Whenever I hear
the word daisy, I immediately picture a flower with white petals and a
yellow center, however with just a little research, I have come to realize
that the Daisy family (or Compositae family) consists of over 1200 species!
It encompasses many types of flowers that I have never associated with
daisies, such as Chrysanthemums, Sunflowers, Marigolds, and Asters.
name daisy stems from the Old English terms for 'day's eye'. This referring
to the action of the daisy's blossoms, which open in the morning and close
in the evening. I found so many different species of the daisy family that
I chose to focus on the Shasta daisy, common name for Chrysanthemum X Superbum
or Chrysanthemum maximum, which fits my idea of "the daisy".
belong to the genus Chrysanthemum, as indicated by its scientific name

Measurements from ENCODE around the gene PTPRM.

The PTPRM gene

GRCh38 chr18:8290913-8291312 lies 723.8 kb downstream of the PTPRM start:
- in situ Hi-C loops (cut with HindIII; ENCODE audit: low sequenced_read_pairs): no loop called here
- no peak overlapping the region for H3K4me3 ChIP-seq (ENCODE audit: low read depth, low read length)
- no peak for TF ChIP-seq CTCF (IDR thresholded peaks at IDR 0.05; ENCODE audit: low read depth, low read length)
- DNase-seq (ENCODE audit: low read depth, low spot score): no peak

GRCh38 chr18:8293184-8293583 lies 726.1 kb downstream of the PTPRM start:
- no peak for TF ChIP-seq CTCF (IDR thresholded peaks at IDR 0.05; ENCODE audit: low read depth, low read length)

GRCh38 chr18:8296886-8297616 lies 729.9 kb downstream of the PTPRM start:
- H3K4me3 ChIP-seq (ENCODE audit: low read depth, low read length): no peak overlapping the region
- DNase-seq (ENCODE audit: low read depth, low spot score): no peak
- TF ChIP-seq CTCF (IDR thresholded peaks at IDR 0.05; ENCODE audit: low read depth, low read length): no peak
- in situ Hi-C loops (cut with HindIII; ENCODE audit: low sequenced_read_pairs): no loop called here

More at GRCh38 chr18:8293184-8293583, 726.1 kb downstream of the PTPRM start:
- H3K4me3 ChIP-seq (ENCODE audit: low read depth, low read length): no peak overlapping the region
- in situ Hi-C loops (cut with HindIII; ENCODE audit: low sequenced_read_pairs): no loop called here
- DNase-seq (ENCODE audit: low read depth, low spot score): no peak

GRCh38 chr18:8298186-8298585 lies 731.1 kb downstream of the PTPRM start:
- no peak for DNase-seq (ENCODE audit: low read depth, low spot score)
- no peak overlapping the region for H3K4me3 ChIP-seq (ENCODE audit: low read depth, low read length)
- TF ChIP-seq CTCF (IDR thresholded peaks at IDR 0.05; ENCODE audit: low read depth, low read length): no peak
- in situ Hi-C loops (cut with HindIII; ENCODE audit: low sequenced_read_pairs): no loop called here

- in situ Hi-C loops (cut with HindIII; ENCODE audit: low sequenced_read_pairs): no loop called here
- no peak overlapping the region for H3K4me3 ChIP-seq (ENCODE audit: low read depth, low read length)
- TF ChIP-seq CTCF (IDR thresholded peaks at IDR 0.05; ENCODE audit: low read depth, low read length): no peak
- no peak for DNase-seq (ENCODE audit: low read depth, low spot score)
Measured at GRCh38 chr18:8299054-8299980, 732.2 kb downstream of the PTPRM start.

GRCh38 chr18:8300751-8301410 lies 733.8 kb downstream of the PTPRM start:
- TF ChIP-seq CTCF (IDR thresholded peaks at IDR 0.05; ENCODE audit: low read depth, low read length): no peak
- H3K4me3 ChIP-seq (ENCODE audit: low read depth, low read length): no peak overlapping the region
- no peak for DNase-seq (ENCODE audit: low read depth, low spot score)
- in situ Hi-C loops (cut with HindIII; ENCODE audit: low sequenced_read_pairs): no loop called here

mentioned above. The American horticulturist, Luther Burbank, developed
the Shasta daisy. He accomplished this by interbreeding wild species of
chrysanthemums from all over the world for fifteen years. The result was
a beautiful flower with white petals and a golden yellow center (to me-
the typical daisy).
The Shasta daisy
is a perennial that ranges in size from 1-3 feet, with flowers growing
as large as six inches, but generally ranging from 2-3 inches. They are
best grown in zones 4-10 and in full sunlight. The soil should be fertile,
moist (during growing season), and well drained (when dormant). They generally
bloom in midsummer (June/July) and last until fall. Shasta daisies can
be used as a perennial border, ground cover, or as cut flowers (lasting
up to ten days).
I have covered
just one of the 1200+ species from the daisy family, which leaves about
1199 for you to explore…enjoy! Feel free to check out the links below to
learn more about your favorite type of daisy!
Pat's Web Graphics
Perry's Perennial Page
This page was created for Dr. Chiwon Lee's class, Plant Science 211, at North Dakota State University.